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Justin Whitlock Dart, Jr.

“Most importantly, ADA is a landmark commandment of fundamental human morality. It is the world's first declaration of equality for people with disabilities by any nation. It will proclaim to America and to the world that people with disabilities are fully human; that paternalistic, discriminatory, segregationist attitudes are no longer acceptable; and that henceforth people with disabilities must be accorded the same personal respect and the same social and economic opportunities as other people."

Widely recognized as "the father of the Americans with Disabilities Act" and "the godfather of the disability rights movement." Dart was a leader in the disability rights movement for three decades.  In 1998 Dart received the Presidential Medal of Freedom, the nation's highest civilian award. "Justin Dart," said President Clinton in 1996, "in his own way has the most Olympian spirit I believe I have ever come across." After receiving the Presidential Medal of Freedom, Dart sent out replicas of the award to hundreds of disability rights activists across the country, writing that, "this award belongs to you."

Time and again Dart stressed that his achievements were only possible with the help of hundreds of activists, colleagues, and friends. "There is nothing I have achieved, and no addiction I have overcome, without the love and support of specific individuals who reached out to empower me... There is nothing I have accomplished without reaching out to empower others."

Dart protested the fact that he and only three other disability activists were on the podium when President Bush signed the ADA, believing that "hundreds of others should have been there as well."

Dart contracted polio in 1948. With doctors saying he had less than three days to live, he was admitted into the Seventh Day Adventist Medical University in Los Angeles. "For the first time in my life I was surrounded by people who were openly expressing love for each other, and for me, even though I was hostile to them. And so I started smiling at people, and saying nice things to them. And they responded, treating me even better. It felt so good!"

Three days turned into forty years, but Dart never forgot this lesson. Polio left Dart a wheelchair user, but he never grieved about this. "I count the good days in my life from the time I got polio. These beautiful people not only saved my life, they made it worth saving."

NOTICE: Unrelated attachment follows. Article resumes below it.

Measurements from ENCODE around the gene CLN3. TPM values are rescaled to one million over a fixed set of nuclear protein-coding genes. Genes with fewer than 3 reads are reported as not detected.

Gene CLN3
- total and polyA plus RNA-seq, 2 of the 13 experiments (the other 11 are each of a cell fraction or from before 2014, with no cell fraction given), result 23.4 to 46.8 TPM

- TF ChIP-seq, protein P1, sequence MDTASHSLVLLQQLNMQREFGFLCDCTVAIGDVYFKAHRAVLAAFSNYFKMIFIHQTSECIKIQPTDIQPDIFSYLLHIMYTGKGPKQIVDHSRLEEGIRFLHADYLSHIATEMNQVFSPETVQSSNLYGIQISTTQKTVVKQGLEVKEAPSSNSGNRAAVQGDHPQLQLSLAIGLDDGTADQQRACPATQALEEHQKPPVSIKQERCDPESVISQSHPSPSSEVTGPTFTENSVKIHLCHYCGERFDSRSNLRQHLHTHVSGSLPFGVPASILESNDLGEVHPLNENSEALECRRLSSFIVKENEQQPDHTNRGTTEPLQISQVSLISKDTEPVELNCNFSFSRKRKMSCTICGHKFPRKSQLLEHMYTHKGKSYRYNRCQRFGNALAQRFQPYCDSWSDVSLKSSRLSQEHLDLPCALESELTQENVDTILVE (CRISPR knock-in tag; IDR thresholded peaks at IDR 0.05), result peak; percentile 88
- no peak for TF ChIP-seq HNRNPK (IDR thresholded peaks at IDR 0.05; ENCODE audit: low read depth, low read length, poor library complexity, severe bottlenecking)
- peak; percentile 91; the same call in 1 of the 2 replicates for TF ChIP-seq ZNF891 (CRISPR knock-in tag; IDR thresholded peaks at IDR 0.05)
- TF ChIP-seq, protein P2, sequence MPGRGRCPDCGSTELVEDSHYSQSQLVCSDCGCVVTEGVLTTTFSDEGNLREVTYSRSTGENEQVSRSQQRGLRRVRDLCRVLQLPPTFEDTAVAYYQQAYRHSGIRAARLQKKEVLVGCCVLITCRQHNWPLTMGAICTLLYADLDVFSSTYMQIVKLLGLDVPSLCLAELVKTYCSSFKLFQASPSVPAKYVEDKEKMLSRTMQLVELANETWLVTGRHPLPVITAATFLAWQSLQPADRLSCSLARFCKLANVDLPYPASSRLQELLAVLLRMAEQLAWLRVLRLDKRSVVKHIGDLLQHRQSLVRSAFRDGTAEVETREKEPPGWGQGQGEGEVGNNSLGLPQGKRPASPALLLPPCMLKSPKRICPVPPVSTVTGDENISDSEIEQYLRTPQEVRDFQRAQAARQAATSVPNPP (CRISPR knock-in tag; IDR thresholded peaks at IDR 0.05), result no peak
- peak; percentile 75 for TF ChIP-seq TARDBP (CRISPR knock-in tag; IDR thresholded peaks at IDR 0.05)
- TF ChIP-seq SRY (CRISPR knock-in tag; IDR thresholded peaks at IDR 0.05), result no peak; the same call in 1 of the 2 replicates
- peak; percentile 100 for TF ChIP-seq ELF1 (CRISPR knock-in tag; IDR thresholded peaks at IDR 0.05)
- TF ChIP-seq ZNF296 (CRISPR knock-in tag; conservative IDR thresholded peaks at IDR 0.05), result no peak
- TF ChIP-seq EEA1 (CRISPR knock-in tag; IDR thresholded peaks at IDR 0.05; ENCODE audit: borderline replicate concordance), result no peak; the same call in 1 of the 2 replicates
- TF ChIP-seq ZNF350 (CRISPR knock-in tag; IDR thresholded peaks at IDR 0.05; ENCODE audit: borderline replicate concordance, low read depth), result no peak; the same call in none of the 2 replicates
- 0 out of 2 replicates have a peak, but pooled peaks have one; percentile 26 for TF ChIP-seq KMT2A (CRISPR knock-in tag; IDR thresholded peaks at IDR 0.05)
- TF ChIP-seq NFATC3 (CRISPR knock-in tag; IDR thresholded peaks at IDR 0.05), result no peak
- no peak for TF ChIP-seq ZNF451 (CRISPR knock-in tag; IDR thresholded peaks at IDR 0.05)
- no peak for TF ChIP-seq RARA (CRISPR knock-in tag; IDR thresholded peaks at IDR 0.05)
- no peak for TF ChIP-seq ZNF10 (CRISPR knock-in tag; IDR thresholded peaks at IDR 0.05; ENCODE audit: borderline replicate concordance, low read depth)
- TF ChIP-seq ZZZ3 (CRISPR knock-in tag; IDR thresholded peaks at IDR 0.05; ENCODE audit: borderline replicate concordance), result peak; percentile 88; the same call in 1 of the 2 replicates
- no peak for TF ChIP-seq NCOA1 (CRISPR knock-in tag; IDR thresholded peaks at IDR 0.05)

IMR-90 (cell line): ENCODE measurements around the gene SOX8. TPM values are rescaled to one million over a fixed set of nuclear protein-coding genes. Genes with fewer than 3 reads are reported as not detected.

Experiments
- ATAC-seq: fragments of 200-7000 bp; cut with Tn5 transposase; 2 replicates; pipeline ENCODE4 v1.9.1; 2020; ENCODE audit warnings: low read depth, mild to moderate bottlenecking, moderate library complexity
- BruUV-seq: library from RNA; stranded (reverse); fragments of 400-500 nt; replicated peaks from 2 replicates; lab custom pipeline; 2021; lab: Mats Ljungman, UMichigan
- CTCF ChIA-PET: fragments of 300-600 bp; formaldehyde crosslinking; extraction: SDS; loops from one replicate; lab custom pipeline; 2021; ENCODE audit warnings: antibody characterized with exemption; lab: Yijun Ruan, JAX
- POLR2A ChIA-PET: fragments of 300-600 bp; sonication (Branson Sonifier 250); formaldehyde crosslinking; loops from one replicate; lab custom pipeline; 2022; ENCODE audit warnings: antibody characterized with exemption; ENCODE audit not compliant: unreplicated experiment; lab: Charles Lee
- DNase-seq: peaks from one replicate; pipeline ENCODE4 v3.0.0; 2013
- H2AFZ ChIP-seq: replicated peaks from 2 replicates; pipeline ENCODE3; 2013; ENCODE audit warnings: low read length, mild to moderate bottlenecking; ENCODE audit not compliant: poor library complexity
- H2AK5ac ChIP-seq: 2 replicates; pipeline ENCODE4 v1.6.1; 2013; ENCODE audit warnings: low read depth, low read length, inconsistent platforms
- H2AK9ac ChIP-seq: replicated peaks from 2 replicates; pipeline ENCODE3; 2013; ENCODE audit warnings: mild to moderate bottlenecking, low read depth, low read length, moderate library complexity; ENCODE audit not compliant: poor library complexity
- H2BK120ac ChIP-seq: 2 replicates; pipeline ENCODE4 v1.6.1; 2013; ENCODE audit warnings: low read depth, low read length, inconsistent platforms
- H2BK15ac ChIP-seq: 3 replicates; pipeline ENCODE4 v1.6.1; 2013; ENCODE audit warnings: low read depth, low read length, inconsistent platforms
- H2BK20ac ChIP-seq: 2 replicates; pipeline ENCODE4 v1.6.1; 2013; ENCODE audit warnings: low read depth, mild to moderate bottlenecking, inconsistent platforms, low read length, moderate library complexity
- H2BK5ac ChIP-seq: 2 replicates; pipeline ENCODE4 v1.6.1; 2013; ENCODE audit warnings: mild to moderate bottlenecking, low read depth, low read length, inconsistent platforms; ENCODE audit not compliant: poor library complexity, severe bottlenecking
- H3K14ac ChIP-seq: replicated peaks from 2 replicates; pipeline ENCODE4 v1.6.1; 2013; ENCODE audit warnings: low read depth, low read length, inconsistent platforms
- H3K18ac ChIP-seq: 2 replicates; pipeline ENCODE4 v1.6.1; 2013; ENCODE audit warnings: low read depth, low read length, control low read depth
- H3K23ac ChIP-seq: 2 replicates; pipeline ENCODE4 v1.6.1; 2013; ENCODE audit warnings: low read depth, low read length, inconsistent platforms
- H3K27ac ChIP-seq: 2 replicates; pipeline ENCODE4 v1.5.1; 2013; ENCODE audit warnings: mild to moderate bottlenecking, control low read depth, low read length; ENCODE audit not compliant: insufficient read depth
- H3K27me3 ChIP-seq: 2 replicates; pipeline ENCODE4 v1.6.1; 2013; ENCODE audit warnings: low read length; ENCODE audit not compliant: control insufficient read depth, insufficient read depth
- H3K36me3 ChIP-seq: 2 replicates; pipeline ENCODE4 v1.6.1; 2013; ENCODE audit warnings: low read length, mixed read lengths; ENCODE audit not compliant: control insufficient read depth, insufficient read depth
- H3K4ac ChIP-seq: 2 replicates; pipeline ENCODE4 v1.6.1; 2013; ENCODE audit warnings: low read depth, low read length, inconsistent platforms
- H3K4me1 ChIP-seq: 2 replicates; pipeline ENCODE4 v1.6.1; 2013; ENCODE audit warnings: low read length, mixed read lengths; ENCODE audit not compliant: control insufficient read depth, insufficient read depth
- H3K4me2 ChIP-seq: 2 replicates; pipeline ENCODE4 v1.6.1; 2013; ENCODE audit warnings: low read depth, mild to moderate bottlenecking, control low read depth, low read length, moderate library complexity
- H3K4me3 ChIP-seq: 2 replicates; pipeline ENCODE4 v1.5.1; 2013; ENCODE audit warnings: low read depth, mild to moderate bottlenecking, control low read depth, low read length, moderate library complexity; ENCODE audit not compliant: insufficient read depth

In 1981, President Ronald Reagan appointed Dart to be the vice-chair of the National Council on Disability. The Darts embarked on a nationwide tour, at their own expense, meeting with activists in every state, including Utah. Dart and others on the Council drafted a national policy that called for national civil rights legislation to end the centuries old discrimination of people with disabilities -- what would eventually become the Americans with Disabilities Act of 1990.

Dart is best known for his contribution to the passing of the Americans with Disabilities Act. In 1988, he was appointed, along with parents' advocate Elizabeth Boggs, to chair the Congressional Task Force on the Rights and Empowerment of Americans with Disabilities. The Darts again toured the country at their own expense, visiting every state, including Utah, holding public forums attended by more than 30,000 people. Everywhere he went, Dart touted the ADA as "the civil rights act of the future."

While taking pride in passage of the ADA, Dart was always quick to list all the others who shared in the struggle: Robert Silverstein and Robert Burgdorf, Patrisha Wright and Tony Coelho, Fred Fay and Judith Heumann, among many others.  Dart never wavered in his commitment to disability solidarity, insisting that all people with disabilities be protected by the law and included in the coalition to pass it -- including mentally ill "psychiatric survivors" and people with HIV/AIDS. Dart called this his "politics of inclusion," a companion to his "politics of principle, solidarity, and love.

Read more about Justin Dart.